The development of a multi-million euro ‘cultural hub’ on the Dyke Road has been slowed down by the “matrix of legislation and strategies” to which Galway City Council must adhere.
That’s according to a spokesperson for the local authority who said this “significant cultural development” would be a lasting legacy of the city’s successful European Capital of Culture bid.
Plans for the site include the demolition of the ‘past its sell-by date’ Black Box Theatre – replacing it with a performance space to cater for 1,200 seated occupants.
“This is a significant cultural development on this site which would include a cultural building to allow for the replacement of the Black Box but also incorporate a visual arts space and a production administration space,” said the Council spokesperson.
Plans for the area have been under consideration since Galway achieved the designation as European Capital of Culture 2020 last summer.
However, the spokesperson for the council said progress has been slow due to the strict process the Council must follow before seeking expressions of interest – but confirmed that it is their intention to do so in the last quarter of 2017.
“The difficulty we have is that this is a huge and complicated procurement process – Galway City Council will formally proceed with calling for expressions of interest before year end.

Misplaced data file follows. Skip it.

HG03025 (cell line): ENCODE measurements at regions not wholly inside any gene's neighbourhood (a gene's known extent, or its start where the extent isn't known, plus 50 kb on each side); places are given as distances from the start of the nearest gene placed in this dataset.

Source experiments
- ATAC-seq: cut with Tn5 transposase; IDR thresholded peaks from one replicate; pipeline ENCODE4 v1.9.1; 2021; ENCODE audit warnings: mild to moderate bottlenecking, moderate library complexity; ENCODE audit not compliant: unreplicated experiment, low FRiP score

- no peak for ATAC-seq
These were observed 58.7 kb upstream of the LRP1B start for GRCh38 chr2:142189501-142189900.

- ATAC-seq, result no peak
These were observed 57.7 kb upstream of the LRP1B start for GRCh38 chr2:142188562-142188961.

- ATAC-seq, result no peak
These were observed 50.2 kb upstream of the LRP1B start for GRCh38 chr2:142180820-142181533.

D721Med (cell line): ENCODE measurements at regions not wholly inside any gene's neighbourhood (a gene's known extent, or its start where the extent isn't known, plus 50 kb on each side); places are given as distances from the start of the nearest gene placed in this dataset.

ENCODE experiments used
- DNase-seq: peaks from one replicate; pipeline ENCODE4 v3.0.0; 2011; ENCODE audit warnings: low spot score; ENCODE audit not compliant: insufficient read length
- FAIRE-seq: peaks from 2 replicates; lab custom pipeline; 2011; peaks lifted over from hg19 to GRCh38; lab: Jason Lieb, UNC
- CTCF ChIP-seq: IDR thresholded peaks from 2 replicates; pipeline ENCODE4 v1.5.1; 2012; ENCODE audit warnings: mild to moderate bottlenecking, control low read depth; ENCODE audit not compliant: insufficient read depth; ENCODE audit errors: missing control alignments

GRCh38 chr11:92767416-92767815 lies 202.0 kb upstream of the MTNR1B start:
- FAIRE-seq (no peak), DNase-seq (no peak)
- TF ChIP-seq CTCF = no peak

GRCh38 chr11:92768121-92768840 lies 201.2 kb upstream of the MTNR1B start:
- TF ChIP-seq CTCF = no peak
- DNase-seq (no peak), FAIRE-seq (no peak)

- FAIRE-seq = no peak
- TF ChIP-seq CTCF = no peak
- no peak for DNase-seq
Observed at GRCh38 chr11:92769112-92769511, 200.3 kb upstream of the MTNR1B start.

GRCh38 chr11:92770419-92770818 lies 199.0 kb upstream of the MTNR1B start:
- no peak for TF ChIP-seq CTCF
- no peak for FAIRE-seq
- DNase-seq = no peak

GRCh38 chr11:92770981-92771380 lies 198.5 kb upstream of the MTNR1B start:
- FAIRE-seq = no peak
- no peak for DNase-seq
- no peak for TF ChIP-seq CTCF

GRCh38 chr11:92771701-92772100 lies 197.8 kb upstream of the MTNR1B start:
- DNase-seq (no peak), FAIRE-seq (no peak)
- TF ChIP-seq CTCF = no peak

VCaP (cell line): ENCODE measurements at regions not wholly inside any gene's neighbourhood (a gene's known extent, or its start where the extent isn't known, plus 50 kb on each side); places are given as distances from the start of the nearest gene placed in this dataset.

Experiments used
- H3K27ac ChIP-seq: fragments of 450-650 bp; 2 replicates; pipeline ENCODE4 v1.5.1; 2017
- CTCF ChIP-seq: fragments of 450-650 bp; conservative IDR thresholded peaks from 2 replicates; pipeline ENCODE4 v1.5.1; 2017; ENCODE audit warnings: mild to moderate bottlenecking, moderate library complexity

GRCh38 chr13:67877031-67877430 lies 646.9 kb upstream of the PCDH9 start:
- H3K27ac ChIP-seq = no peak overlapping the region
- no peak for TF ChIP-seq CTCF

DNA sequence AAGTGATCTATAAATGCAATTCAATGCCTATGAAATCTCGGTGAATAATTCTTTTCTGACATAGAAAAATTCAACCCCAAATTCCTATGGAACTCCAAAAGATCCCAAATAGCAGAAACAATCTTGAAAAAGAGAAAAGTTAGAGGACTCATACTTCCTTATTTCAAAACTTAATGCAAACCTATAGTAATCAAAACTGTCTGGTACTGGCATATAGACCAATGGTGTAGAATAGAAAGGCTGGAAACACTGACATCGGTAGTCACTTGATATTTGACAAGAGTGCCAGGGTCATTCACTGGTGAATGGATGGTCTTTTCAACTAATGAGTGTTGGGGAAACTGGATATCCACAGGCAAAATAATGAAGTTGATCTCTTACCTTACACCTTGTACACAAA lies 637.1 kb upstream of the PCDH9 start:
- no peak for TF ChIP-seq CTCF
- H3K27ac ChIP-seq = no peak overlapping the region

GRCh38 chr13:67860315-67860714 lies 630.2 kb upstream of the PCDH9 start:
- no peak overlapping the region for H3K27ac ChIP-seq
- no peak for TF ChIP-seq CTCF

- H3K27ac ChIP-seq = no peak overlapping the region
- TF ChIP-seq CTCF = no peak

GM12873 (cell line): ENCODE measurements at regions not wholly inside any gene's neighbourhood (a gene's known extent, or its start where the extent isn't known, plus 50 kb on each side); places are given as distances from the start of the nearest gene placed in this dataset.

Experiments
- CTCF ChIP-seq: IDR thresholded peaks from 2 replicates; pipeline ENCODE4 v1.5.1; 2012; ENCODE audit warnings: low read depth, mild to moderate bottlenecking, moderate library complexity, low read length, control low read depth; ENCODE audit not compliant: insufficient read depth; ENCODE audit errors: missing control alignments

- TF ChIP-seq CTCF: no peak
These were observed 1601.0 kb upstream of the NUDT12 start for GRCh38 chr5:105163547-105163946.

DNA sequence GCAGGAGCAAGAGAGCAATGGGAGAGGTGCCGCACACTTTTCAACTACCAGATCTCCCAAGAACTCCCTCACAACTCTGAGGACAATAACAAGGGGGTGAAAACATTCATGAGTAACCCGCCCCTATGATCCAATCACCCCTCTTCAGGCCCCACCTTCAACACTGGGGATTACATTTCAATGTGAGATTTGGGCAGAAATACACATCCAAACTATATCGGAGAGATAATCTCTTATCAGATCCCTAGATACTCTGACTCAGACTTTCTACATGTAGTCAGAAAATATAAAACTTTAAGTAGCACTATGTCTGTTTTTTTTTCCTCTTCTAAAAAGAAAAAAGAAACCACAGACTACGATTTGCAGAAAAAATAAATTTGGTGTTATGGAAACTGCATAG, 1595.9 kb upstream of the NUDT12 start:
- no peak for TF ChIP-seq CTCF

“It has been delayed by onerous obligations for due diligence under the procurement processes,” he said.
There are several factors affecting the pace of the process including its potential impact on the Galway Transportation Strategy, the City Development Plan and environmental concerns – this due to its location adjacent to the Corrib.
The construction of this facility would mean the loss of some of the approximate 540 spaces that make up the largest City Council-owned carpark on the Dyke Road.
Car parking fines and fees are a major source of income for City Hall and bring in over €4 million per annum.
However, it is planned that a new multi-level carpark will maintain, and possibly increase, the number of spaces.
The Council spokesperson confirmed that the original plans had not changed and that both the construction of the cultural facility and the carpark were part of a single project.
“We are looking at the entire site as a whole,” he said.
Councillor, Pádraig Conneely, Chairperson of the Arts and Culture SPC in Galway City Council, welcomed the fact that expressions of interest were to be sought this year and said he had no doubt that this would attract a considerable response.
“I am confident that there will be a big take-up and that reputable and good companies will come forward.
“I have no doubt that there will be many expressions of interest – this is a major project for the city and it will create a lot of employment.
“The Dyke Road and that general area needs to be upgraded and this will be a good project and very worthwhile for the city,” added the Fine Gael councillor.